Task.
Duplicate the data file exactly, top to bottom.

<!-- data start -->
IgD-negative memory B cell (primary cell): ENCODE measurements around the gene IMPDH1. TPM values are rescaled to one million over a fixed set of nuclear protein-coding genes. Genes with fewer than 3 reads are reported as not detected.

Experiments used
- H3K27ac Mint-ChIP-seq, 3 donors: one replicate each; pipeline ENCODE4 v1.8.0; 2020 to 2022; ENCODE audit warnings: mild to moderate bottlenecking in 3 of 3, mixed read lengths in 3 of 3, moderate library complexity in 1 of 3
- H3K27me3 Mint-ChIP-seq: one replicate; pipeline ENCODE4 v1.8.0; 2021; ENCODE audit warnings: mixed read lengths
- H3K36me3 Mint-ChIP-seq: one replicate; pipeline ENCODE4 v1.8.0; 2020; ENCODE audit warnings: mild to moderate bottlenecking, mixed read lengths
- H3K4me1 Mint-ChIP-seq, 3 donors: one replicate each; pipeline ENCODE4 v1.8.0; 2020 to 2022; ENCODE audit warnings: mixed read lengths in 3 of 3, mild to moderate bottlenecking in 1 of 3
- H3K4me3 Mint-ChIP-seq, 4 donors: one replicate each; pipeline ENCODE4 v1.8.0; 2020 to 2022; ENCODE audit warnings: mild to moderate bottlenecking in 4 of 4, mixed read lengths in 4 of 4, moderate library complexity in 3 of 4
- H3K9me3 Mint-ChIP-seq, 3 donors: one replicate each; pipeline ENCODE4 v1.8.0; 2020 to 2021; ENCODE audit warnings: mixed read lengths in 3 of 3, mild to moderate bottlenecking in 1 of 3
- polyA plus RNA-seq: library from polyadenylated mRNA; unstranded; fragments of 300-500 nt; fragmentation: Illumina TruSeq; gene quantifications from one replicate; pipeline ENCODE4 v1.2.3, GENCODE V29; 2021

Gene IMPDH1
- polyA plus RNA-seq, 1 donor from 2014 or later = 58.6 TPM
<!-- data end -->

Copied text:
IgD-negative memory B cell (primary cell): ENCODE measurements around the gene IMPDH1. TPM values are rescaled to one million over a fixed set of nuclear protein-coding genes. Genes with fewer than 3 reads are reported as not detected.

Experiments used
- H3K27ac Mint-ChIP-seq, 3 donors: one replicate each; pipeline ENCODE4 v1.8.0; 2020 to 2022; ENCODE audit warnings: mild to moderate bottlenecking in 3 of 3, mixed read lengths in 3 of 3, moderate library complexity in 1 of 3
- H3K27me3 Mint-ChIP-seq: one replicate; pipeline ENCODE4 v1.8.0; 2021; ENCODE audit warnings: mixed read lengths
- H3K36me3 Mint-ChIP-seq: one replicate; pipeline ENCODE4 v1.8.0; 2020; ENCODE audit warnings: mild to moderate bottlenecking, mixed read lengths
- H3K4me1 Mint-ChIP-seq, 3 donors: one replicate each; pipeline ENCODE4 v1.8.0; 2020 to 2022; ENCODE audit warnings: mixed read lengths in 3 of 3, mild to moderate bottlenecking in 1 of 3
- H3K4me3 Mint-ChIP-seq, 4 donors: one replicate each; pipeline ENCODE4 v1.8.0; 2020 to 2022; ENCODE audit warnings: mild to moderate bottlenecking in 4 of 4, mixed read lengths in 4 of 4, moderate library complexity in 3 of 4
- H3K9me3 Mint-ChIP-seq, 3 donors: one replicate each; pipeline ENCODE4 v1.8.0; 2020 to 2021; ENCODE audit warnings: mixed read lengths in 3 of 3, mild to moderate bottlenecking in 1 of 3
- polyA plus RNA-seq: library from polyadenylated mRNA; unstranded; fragments of 300-500 nt; fragmentation: Illumina TruSeq; gene quantifications from one replicate; pipeline ENCODE4 v1.2.3, GENCODE V29; 2021

Gene IMPDH1
- polyA plus RNA-seq, 1 donor from 2014 or later = 58.6 TPM